That's because much of the Library of Congress collection is restricted under copyright law and digitizing it and making it available to the general public could violate the law, conservationists said in a New York Times report Sunday.
The vast collections are stored in a 45-acre vault and high-tech preservation and restoration center on Virginia's Mount Pony, about an hour south of Washington, D.C.
"My goal is to have all of it, every last second of it, available on the Internet. If it was up to me, I'd just throw it on the Internet, let everybody sue each other and happy New Year. But you can't do that, because you're dealing with [musicians'] estates, labels, record companies and publishers," director Loren Schoenberg said,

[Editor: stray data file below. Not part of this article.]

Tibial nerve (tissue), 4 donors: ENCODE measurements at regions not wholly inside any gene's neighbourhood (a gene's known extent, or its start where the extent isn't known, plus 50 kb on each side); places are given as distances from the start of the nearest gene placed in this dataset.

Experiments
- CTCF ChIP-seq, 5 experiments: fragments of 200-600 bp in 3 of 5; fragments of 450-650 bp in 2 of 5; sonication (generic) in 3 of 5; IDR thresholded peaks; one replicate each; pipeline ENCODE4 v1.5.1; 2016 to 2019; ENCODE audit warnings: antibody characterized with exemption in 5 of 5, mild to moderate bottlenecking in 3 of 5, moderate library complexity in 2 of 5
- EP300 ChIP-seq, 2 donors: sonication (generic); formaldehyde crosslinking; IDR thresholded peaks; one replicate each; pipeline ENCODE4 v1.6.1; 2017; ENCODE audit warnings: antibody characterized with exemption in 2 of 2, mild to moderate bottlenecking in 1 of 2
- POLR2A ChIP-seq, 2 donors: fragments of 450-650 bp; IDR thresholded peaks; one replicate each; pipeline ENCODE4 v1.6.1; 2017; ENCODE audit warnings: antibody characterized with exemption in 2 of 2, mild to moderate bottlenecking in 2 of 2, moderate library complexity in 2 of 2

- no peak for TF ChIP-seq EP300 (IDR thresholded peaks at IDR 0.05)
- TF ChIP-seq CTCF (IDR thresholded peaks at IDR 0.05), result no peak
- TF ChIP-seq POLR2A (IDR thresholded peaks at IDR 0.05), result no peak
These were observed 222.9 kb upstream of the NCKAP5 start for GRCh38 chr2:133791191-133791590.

Gene DeAnna, who heads the recorded sound section at the library, said he looks forward to the day when more material is available to the public through Internet access.
"We should be able to have Internet streaming access on secure sites -- and more than one, not just our reading room," DeAnna said.
DeAnna said at a minimum, "We should have partnerships with universities around the country -- we should have at least that."
Packard conservators are busy now processing nearly 250,000 master recordings by musicians such as Duke Ellington and Bing Crosby. Universal Music Group donated the recordings to the library.